For Jissella Urquilla, Berwyn Road’s tree-lined row of brick houses and hole-in-the-wall shops is home.
She’s grown up surrounded by college students for 16 years, accustomed to ever-changing fast-food restaurants on Route 1, loud parties and not knowing many of her neighbors.
“It used to be more families, but now almost every house around is college students,” Urquilla said. “Nobody’s really outside anymore.”
Between 2000 and 2010, the proportion of College Park residents aged 15 to 25 increased from 53 percent to 62 percent, according to the U.S. Census Bureau. City officials and long-term residents attributed the increase to housing developments, expensive rental houses and the university’s rising prestige, which draws in non-local students. With more students coming from farther away, said District 3 councilwoman Stephanie Stullich, more seek housing near the campus.
Kiersten Johnson, a Cherokee Street resident, said when she attended the university as a graduate student in the early 2000s, she couldn’t find anywhere to live in the ZIP code because of a lack of student housing.
In the past five years, the city “finally” built large-scale student housing developments, Johnson said, including the University View and Domain at College Park. That gradual urbanization has helped revitalize the business scene, Stullich said.
Catering to a younger population, the city opened its first vegetarian/vegan restaurant this semester, as well as a Mediterranean eatery and a barbecue smokehouse.
“We have more than just pizza and beer,” Stullich said.
Still, Stullich said she leaves the ZIP code for most nights out.
“People look at something like Busboys and Poets in Hyattsville and say, ‘Why can’t we have that in College Park?’” she said. “We’re moving in a good direction, but we need to continue that trend.”
Although some city officials described relative harmony between students and long-term residents, several older residents said problems have recently become insufferable.
Since she moved here 18 years ago, Stullich said noise complaints, crime and loud parties have significantly increased, leading the city council to create a Neighborhood Stabilization and Quality of Life Workgroup this year to explore the extent of the issues and propose ideas to address them.
“It’s a problem when parties disrupt your day or night, if you have trouble sleeping because of the loudness or if it’s a nice Saturday afternoon and you can’t enjoy being in your yard because the yelling or music is so loud,” she said.
Problems also include vandalism and public urination, said Bob Ryan, the city’s public services director.
Some houses lock their bathrooms to prevent partygoers from dirtying them, and “after a couple of drinks, they end up peeing on yards,” he said.
Relations between students and residents are not always fraught with tension, however.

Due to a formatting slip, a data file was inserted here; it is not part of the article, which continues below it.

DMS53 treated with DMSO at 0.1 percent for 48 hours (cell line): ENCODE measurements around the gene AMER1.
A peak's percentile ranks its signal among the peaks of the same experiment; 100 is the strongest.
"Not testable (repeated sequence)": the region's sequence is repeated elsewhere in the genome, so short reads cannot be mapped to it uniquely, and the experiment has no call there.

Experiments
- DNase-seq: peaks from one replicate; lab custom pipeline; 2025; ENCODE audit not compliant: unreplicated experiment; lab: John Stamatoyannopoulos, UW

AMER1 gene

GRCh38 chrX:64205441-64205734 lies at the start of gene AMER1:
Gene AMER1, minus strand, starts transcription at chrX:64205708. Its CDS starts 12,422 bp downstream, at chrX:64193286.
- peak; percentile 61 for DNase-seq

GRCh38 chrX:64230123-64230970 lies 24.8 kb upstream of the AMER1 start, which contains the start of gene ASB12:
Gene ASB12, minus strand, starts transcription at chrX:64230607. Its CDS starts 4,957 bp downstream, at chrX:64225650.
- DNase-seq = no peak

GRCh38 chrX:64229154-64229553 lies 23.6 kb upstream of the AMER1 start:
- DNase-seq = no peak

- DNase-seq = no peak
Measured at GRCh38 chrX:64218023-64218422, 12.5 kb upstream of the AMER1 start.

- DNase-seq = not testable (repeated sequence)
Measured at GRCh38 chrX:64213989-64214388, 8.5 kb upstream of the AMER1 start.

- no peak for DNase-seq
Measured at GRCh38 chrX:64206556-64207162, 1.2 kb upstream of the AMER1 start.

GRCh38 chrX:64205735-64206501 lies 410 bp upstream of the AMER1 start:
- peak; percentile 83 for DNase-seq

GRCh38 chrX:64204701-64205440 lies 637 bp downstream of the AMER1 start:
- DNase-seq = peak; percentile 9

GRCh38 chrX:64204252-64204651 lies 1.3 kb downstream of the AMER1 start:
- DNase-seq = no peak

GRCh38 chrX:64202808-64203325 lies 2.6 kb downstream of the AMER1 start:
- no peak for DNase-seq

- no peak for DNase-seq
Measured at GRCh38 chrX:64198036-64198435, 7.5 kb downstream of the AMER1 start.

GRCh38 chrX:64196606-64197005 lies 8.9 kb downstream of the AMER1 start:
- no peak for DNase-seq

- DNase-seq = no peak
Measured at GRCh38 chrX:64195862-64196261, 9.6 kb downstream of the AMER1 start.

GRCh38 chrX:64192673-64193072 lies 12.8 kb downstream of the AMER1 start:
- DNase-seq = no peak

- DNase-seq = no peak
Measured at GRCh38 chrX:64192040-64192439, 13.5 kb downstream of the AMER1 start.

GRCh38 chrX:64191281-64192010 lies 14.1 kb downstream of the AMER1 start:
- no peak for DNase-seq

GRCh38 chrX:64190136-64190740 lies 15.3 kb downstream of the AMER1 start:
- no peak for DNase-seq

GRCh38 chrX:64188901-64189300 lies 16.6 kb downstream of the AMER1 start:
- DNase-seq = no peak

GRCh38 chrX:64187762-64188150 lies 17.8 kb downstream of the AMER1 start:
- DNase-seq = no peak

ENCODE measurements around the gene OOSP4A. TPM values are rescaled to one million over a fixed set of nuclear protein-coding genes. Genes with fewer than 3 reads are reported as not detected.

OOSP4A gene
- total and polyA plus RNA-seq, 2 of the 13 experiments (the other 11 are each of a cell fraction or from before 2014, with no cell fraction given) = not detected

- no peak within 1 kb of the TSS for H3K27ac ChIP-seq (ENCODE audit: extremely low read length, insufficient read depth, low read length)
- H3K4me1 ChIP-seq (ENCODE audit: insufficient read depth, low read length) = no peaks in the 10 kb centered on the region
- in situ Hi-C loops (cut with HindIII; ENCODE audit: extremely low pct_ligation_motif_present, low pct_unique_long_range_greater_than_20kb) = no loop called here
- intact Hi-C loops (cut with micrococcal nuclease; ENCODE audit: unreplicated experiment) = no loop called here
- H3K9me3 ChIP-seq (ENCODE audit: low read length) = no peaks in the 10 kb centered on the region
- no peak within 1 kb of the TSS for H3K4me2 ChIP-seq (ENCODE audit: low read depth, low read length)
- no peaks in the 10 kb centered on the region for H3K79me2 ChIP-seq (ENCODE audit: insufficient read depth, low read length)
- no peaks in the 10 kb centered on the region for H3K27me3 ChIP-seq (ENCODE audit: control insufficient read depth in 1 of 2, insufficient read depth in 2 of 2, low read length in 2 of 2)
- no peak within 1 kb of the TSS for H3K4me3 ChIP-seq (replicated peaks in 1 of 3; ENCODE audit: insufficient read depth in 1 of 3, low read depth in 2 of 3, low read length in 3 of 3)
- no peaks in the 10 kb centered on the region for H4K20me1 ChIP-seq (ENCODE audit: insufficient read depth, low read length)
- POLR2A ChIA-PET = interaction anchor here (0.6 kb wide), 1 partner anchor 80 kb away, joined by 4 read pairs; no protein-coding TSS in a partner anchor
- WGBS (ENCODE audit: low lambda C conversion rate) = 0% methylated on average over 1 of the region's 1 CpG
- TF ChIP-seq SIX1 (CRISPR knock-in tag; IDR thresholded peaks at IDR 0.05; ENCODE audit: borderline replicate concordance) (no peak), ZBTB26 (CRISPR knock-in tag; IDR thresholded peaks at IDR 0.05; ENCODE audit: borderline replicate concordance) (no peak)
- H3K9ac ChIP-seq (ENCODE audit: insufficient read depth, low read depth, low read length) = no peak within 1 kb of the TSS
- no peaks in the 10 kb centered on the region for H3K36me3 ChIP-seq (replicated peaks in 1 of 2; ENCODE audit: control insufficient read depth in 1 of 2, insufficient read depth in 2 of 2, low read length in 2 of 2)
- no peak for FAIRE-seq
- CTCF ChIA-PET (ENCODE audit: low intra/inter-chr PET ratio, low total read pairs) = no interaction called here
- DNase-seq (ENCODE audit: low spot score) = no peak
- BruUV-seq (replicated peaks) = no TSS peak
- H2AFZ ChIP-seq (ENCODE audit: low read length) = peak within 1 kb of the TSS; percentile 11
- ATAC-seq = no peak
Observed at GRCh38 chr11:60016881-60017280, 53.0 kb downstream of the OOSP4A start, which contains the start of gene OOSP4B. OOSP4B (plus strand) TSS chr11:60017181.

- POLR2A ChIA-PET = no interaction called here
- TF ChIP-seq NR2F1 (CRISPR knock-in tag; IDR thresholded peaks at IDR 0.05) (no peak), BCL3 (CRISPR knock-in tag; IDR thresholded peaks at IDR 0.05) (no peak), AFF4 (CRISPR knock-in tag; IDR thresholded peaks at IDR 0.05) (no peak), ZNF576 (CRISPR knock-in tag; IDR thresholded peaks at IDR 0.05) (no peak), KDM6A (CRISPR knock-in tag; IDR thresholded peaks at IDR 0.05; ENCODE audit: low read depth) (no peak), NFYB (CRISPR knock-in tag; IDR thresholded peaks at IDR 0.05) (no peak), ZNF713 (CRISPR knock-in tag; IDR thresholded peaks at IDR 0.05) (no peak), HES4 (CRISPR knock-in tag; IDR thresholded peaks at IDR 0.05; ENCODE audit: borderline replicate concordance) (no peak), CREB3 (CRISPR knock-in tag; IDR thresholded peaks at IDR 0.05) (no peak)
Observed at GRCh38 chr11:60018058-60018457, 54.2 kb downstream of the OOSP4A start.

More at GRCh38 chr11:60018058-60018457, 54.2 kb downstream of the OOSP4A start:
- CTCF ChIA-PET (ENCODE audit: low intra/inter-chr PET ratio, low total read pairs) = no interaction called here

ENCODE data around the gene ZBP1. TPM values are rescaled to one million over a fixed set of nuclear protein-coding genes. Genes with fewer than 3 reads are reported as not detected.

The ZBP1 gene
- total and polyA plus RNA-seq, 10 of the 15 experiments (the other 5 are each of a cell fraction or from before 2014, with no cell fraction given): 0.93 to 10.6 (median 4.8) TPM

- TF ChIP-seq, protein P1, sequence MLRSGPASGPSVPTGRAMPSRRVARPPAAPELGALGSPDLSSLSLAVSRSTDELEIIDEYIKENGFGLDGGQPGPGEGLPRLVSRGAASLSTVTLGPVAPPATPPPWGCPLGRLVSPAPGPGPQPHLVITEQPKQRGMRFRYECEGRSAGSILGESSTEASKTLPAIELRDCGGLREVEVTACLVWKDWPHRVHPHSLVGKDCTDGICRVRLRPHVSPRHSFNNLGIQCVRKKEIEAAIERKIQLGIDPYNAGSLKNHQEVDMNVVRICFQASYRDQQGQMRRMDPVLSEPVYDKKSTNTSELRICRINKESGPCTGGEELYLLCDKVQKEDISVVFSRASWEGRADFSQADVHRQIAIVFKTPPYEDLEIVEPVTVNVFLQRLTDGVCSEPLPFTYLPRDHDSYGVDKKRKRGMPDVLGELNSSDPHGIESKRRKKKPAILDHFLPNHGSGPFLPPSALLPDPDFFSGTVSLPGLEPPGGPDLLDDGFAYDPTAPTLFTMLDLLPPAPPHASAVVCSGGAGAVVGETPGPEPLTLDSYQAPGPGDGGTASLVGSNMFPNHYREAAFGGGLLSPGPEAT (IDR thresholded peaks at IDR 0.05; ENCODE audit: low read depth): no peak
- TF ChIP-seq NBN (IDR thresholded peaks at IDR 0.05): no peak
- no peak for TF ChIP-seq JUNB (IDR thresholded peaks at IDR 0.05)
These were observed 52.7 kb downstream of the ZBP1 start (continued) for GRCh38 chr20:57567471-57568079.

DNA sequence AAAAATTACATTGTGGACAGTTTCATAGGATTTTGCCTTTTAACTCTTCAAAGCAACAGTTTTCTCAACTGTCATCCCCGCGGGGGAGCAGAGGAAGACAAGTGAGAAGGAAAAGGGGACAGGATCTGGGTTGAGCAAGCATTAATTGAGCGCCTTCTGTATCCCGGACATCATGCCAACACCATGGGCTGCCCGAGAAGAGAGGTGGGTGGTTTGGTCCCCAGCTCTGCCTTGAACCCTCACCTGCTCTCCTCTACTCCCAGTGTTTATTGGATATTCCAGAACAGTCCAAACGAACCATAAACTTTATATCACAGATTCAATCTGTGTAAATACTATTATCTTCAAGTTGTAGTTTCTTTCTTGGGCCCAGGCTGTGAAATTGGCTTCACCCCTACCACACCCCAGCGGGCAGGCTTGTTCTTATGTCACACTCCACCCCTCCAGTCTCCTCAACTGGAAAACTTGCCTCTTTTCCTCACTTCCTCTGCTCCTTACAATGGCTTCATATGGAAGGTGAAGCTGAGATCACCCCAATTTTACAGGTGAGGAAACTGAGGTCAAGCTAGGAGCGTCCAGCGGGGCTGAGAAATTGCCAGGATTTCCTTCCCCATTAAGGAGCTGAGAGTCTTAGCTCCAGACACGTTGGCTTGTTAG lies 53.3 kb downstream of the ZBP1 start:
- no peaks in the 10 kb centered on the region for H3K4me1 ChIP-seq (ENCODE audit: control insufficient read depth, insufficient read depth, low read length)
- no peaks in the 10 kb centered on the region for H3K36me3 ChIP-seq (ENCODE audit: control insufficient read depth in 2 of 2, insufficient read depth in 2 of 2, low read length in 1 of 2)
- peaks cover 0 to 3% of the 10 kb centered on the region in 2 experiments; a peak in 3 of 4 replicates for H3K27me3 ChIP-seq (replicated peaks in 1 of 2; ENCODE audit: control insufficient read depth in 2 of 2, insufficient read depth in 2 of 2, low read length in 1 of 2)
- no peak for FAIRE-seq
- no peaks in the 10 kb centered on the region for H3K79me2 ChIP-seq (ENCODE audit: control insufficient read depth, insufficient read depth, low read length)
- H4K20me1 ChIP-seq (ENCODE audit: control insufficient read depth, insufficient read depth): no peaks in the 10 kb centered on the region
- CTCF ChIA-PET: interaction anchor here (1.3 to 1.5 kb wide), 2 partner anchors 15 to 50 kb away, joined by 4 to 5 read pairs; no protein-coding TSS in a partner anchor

On a late-April Sunday afternoon, city resident Bill Coleman stood in the parking lot across from City Hall, joking with a group of students and older residents. During the second week of the College Park Farmers Market, Coleman cooked barbecue, as he does every weekend at the market.
“Having a barbecue business, I get to know most of the kids overall,” he said. “I tell them, ‘You treat me good, I’ll treat you good.’”
When Coleman and his wife first moved to their house on Dickinson Avenue 15 years ago, almost every house was owner-occupied. Now, all but two houses are rentals, he said. The former Marine is raising his two granddaughters, and Coleman said it’s not always easy for them to live alongside so many students.
“You all write in the [Diamondback], ‘How come the residents hate us?’” he said. “You want to know why? Come on Friday and Saturday mornings; let me walk you through my neighborhood. Do you think we’re the ones with the bottles on the sidewalk? Do you think the pee stains on the walls are what we’re doing on the sides of our house?”
He’s seen it all: Years ago, a student was stabbed at a party and died on Coleman’s front lawn.
“He was in my driveway, stumbled, and that was it,” Coleman said. “Those things should not happen. The parties, everything else, the people who just don’t think about what they’re doing, especially if they have drinks.”
On Berwyn Road, flowerpots and wind chimes add to a small-town feeling. In restaurant Fishnet, Johnson and her 6-year-old daughter sat near a table of college students.
“You get off of Route 1, and you have a nice little feel in the neighborhoods,” Coleman said. “The farmers market helps … There was a good mix of students and residents.”
In North College Park, Johnson said, relations with students have improved. She sees dog walkers, stroller pushers and bike riders.
“I don’t see the same kinds of problem people. Maybe they’re more responsible,” she said. “I’m home at nights, and things used to wake me up at night. That doesn’t happen anymore … In general, it’s nice to see students around.”
University President Wallace Loh “reinvigorated” the city-university partnership, Stullich said. One example is the College Park Academy Charter School, set to open in the fall, she said, and the university is looking into expanding University Police jurisdiction and creating programs to encourage more faculty to live in the city. The off-campus Code of Student Conduct expansion is also a “giant step” forward, Ryan said.
“The message that sends to students is that you represent the university wherever you are,” he said.
As students pack the city, Stullich said she’s concerned about the spike in problems. But she’s also hopeful Loh will help build positive university-city relations. As the city offers new retail and housing options, Stullich said she hopes mutual respect will also grow between the college-age renters and the families and older residents living next door.
“It’s important that College Park can be a place for people of all ages to feel comfortable,” she said.